‘I do not have dreams; instead I have visions’

Driven by passion and his parents’ love for communities, Mwalimu Musheshe walked in the same footsteps and today he is an educationist, farmer and agricultural engineer. Photo | Courtesy

What you need to know:

  • Mwalimu Musheshe. Driven by passion and his parents’ love for communities, Mwalimu Musheshe walked in the same footsteps and today he is an educationist, farmer and agricultural engineer. Musheshe is currently the vice chancellor at African Rural University, a female championed university located in Kagadi. He shares his career journey and ideology to bring change in communities.

What drives you?

My background; my parents were leaders and entrepreneurs. I grew up seeing a community of friends at home, so at school it was not surprising that I was always occupying leadership positions.

Mwalimu is Kiswahili for teacher, is it a nickname?

No, it is my real name. Many people think it is a title. My parents gave us names such as Bahati, which means successful and my other sibling is named Tabu, and he is always getting into trouble. I was named Mwalimu and I am a teacher.

Tell us about journey in this career.

While in secondary school, I was lucky to attain a scholarship from Tooro Kingdom which partially helped me study at Nyakasura Secondary School. My parents were not there, so I had to struggle for fees by working at the school.

One day while reading in the library someone called Mary Conel had a card in one of the books, so I wrote to her about my challenges and she reached out and supported my studies. I later joined Makerere University and pursued a degree in agricultural leadership. I was in the student guild in the tough times of Obote and I got arrested for opposition politics for 14 months and I went on to start community work in Kahunga.

Why focus on the girl-child?

My mother was an inspiration. She never went to school because it was out of question for girls then but she was a brilliant lady. I learnt a lot from her. Imagine carrying child for nine months without complaining, being a first food store for a child when they are born, checking their temperature when ill, fetching garden herbs and feeding them to recover as well as planting the food and selling it. For me that is a resource for transformation that needed promoting.

What was the situation like in Kagadi before you put in place the initiative for women?

In 1988 when doing a survey with some friends and professors from Makerere, we failed to reach many villages and evaluated if we should work there, which everyone disagreed to because poverty is all over but that of Kagadi stinks.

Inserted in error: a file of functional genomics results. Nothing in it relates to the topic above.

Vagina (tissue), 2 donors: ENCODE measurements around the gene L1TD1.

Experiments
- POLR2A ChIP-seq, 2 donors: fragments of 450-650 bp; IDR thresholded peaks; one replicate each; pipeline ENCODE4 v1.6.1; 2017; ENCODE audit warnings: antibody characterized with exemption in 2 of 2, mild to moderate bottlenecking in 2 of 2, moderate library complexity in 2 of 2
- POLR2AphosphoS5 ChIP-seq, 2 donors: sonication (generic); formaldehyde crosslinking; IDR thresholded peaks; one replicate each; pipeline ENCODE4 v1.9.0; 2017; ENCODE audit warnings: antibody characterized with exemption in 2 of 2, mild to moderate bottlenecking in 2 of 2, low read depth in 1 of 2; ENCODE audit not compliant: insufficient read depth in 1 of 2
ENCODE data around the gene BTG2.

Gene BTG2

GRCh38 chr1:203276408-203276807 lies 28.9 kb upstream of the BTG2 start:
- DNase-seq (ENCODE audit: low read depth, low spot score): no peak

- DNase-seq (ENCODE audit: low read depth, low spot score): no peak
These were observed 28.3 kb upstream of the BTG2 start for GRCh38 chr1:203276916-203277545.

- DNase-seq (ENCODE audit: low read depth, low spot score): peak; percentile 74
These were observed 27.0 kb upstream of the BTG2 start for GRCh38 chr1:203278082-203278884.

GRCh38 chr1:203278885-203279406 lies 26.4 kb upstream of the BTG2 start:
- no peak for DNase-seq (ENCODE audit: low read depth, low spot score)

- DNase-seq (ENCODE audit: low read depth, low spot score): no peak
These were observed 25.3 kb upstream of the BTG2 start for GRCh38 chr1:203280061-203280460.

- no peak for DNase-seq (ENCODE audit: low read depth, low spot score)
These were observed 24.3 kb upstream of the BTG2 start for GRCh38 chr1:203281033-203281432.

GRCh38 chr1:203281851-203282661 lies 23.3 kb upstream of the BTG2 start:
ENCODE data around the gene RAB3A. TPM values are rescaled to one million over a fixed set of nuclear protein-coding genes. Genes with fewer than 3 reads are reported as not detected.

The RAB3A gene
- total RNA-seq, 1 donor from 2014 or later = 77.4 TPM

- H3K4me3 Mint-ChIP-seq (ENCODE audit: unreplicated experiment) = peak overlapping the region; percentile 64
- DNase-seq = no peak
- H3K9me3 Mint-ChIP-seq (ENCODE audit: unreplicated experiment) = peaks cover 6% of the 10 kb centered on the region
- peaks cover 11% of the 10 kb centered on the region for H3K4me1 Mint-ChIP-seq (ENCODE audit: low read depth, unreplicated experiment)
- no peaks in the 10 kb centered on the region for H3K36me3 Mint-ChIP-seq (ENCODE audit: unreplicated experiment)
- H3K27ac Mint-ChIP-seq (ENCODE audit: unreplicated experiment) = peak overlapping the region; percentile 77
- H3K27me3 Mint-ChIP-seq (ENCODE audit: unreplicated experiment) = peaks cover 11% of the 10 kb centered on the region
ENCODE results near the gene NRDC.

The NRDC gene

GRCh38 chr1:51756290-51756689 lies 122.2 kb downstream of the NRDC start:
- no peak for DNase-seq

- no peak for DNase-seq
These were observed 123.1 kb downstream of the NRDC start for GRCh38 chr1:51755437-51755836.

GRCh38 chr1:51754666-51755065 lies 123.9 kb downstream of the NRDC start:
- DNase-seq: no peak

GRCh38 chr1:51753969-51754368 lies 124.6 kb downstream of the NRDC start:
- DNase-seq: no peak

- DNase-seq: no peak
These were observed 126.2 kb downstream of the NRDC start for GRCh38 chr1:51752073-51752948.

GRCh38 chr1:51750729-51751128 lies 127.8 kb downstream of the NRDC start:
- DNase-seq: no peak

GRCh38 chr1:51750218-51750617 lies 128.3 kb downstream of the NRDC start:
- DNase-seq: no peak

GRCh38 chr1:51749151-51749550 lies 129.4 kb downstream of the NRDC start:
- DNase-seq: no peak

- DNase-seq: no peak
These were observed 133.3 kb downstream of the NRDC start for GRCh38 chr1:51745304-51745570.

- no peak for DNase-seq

However, those reasons are why we actually had to start up in Kagadi. There were also concerns on religious divisions and witchcraft, which we developed a new attitude to and took it as a science we needed to investigate. It is here that I knew we would tell our story. From a development perspective, the place was perfect for us.

How does your programme impact the girl-child?

If you look at the traditional structure of family, we have man as the head, so poverty and wealth is determined by him, then we have the mother, then the boy and the girl at the bottom. Our education system is turning that around; we bring one girl from a poor family to transform their homesteads. Our curriculum is centered on mindset change and enabling people understand poverty is not biological but social economic constraints. It is impactful because the girl learns and the parent learns with her to take change back home.

What is your dream for the girl-child in Kagadi?

I do not have dreams; instead I have visions because you can create it and work towards it in a specific period. We have our mission statement where we need an education that is practical but should be in an African concept such as that in East African anthem where we talk about cooperation, traditions, farming and more.

What challenges have you encountered along the way?

It was a bit difficult given the setting to share insights on mindset change.

What is next for you?

As Africans, we should use new technology to revive old knowledge and skills to make it better.

What is your advice to other professionals to take the sector ahead?

People talk about good things but where is the practice? We need more people working with concepts and not using words.

Building ideas...

I enjoy a good book read. Reading books is a stimulant if I want to rest, tell stories and listen to stories. However, books are not meant to make you but to validate what you know, some books may trigger a new path of thinking. If you read a book for a solution, you are in trouble.